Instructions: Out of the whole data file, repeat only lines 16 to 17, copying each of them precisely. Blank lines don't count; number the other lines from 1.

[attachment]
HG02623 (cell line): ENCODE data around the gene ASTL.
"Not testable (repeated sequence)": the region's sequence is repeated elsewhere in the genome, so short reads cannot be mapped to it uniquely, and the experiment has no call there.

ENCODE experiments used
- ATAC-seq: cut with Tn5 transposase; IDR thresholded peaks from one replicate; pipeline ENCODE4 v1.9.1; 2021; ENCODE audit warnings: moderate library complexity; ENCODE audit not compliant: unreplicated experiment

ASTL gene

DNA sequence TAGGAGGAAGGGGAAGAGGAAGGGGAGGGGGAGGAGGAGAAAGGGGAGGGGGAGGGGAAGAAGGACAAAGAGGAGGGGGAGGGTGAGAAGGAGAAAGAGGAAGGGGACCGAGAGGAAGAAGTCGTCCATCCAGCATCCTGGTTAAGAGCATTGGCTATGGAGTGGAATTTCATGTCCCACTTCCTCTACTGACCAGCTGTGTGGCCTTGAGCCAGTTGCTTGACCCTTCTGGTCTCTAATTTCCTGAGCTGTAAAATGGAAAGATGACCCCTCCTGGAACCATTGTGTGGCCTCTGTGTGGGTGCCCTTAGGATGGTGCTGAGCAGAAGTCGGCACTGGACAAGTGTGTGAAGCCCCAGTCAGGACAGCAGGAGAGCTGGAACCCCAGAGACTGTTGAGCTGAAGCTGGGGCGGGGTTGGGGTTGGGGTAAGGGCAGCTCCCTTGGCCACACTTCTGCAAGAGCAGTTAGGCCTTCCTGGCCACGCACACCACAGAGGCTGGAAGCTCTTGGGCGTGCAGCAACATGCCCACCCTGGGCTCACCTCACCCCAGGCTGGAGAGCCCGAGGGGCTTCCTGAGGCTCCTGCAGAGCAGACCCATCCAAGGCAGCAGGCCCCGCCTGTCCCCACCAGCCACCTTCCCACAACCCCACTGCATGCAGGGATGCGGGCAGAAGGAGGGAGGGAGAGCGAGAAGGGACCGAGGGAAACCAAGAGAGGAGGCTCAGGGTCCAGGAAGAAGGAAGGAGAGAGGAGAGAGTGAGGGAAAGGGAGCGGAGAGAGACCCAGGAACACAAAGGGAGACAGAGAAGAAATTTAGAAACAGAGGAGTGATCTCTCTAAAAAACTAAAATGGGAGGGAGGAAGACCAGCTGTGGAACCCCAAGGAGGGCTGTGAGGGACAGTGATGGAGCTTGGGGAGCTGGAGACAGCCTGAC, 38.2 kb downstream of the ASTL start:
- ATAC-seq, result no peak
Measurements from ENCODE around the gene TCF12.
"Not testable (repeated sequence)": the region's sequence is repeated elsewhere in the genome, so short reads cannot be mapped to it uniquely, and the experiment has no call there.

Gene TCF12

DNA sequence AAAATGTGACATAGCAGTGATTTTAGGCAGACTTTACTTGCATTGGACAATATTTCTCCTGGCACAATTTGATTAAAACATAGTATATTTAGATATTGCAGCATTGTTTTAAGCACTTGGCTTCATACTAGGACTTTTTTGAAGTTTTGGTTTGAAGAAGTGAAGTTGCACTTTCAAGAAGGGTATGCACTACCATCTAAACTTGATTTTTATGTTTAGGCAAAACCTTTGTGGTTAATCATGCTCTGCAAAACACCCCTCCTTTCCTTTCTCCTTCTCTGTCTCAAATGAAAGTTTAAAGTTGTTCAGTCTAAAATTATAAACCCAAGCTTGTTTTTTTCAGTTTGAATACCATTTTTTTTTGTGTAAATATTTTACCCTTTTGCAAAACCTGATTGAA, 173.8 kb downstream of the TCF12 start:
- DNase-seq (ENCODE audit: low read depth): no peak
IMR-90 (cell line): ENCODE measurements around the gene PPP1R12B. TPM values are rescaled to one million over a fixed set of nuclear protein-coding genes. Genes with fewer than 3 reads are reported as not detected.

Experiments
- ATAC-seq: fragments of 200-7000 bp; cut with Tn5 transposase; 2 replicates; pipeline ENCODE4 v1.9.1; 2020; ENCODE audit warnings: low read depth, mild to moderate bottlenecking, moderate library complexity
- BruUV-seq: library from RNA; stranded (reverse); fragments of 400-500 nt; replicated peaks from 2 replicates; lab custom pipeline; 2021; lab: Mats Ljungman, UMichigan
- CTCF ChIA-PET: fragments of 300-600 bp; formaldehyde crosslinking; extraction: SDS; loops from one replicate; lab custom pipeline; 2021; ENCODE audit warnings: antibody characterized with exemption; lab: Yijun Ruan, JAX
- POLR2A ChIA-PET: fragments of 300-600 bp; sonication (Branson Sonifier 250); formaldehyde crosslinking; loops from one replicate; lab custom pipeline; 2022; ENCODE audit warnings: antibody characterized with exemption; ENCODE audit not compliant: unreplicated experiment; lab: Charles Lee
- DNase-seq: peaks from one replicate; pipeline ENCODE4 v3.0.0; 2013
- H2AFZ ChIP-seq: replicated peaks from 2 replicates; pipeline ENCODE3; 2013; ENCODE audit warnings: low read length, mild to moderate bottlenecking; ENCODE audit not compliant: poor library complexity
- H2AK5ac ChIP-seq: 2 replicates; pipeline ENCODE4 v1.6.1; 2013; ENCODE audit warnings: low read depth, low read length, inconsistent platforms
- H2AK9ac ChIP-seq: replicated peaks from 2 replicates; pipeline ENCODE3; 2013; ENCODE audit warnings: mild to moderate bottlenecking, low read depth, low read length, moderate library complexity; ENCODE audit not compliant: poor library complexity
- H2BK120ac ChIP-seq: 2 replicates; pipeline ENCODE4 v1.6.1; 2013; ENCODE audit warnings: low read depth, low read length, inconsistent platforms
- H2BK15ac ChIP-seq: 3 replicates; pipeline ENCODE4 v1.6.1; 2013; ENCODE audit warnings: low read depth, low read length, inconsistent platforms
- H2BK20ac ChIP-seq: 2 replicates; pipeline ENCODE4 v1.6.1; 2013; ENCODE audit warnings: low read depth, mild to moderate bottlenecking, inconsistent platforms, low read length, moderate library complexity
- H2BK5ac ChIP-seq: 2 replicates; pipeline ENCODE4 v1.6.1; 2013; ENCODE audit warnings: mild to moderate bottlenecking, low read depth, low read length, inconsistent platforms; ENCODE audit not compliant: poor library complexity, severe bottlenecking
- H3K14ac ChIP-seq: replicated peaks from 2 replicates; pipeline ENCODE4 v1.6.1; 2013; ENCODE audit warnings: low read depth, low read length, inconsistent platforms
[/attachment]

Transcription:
- BruUV-seq: library from RNA; stranded (reverse); fragments of 400-500 nt; replicated peaks from 2 replicates; lab custom pipeline; 2021; lab: Mats Ljungman, UMichigan
- CTCF ChIA-PET: fragments of 300-600 bp; formaldehyde crosslinking; extraction: SDS; loops from one replicate; lab custom pipeline; 2021; ENCODE audit warnings: antibody characterized with exemption; lab: Yijun Ruan, JAX